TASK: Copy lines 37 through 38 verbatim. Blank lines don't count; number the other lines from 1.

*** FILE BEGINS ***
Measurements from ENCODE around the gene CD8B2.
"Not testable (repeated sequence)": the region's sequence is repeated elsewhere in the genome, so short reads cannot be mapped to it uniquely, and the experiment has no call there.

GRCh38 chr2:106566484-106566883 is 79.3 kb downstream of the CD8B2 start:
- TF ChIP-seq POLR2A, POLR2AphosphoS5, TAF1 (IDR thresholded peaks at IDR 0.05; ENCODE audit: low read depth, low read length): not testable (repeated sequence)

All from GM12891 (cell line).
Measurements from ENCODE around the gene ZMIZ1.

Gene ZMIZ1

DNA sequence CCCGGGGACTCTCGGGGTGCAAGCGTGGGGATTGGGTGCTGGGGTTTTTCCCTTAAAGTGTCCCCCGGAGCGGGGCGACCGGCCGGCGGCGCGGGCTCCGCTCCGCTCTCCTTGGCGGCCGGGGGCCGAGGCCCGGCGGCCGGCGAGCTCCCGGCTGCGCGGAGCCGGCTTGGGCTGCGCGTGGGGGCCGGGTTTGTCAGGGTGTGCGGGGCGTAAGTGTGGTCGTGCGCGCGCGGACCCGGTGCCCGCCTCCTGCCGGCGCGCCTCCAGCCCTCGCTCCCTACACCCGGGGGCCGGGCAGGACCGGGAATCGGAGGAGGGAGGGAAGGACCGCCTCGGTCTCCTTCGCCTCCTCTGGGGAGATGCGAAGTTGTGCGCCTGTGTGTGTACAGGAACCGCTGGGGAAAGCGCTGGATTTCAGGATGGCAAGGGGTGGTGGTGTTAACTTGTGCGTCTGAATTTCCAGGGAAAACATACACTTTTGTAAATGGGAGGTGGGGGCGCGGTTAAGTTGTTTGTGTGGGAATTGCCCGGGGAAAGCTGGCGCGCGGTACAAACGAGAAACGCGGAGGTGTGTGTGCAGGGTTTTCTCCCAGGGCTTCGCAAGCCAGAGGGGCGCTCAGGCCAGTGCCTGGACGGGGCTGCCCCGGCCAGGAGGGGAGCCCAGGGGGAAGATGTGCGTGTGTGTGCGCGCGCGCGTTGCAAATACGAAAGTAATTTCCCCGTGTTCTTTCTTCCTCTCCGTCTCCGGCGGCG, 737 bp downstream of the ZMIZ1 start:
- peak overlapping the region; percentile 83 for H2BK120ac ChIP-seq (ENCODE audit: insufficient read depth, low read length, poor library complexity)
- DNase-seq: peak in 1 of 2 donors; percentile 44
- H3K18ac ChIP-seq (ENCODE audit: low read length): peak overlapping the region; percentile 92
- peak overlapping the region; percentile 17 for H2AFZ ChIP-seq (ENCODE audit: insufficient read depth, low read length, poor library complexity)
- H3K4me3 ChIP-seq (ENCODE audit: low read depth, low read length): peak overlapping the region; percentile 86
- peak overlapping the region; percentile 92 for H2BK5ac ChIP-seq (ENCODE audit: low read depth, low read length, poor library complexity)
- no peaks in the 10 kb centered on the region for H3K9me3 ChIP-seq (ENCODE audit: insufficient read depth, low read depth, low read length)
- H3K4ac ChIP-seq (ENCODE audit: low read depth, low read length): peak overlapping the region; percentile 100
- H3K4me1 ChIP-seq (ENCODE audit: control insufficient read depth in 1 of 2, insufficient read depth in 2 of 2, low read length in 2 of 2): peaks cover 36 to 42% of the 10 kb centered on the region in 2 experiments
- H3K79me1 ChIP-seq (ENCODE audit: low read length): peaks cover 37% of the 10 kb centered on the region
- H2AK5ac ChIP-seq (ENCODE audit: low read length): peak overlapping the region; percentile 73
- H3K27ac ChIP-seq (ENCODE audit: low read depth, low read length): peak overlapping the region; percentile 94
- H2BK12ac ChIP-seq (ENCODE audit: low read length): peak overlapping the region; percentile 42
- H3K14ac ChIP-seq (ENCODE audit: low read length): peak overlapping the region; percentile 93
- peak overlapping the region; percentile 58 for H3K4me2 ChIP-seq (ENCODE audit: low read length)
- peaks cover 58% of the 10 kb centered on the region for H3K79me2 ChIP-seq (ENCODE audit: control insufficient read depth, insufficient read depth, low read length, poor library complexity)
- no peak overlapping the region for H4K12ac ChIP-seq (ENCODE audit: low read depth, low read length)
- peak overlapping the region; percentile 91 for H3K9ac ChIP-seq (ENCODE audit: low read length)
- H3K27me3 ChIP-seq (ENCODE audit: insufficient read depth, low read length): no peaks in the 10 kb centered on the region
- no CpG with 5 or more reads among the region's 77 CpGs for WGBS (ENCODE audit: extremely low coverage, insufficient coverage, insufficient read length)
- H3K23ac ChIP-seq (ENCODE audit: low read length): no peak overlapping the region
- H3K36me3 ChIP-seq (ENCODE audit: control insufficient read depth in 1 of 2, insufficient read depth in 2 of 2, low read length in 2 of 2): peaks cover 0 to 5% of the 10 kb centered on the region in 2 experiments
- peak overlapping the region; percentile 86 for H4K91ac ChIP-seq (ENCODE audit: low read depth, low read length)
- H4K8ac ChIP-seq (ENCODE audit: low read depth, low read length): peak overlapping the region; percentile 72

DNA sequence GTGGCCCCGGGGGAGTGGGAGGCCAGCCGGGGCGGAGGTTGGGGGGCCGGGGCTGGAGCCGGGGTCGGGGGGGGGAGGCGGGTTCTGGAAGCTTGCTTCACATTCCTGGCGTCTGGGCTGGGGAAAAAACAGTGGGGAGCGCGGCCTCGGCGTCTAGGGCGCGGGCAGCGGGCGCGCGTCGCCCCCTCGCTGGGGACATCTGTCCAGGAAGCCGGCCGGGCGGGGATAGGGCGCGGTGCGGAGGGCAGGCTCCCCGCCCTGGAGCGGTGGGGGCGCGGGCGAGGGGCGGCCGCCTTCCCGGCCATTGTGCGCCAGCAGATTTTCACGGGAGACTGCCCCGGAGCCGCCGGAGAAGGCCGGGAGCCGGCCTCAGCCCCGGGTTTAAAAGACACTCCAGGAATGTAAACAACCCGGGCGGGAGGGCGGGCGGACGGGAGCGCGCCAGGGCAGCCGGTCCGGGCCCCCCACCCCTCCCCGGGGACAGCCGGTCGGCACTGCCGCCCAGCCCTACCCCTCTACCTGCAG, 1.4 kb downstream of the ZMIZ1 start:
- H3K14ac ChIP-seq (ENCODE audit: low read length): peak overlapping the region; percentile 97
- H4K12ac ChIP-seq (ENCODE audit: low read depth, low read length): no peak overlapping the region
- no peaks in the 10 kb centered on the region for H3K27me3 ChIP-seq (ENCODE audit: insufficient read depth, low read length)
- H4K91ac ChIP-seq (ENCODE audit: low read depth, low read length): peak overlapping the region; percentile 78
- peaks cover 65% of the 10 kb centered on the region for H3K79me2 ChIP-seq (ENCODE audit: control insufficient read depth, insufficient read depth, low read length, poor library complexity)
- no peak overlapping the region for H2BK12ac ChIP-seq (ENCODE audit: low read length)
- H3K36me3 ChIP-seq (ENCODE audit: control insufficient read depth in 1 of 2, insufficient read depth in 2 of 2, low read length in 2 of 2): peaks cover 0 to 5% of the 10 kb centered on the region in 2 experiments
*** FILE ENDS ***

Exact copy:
- H4K91ac ChIP-seq (ENCODE audit: low read depth, low read length): peak overlapping the region; percentile 78
- peaks cover 65% of the 10 kb centered on the region for H3K79me2 ChIP-seq (ENCODE audit: control insufficient read depth, insufficient read depth, low read length, poor library complexity)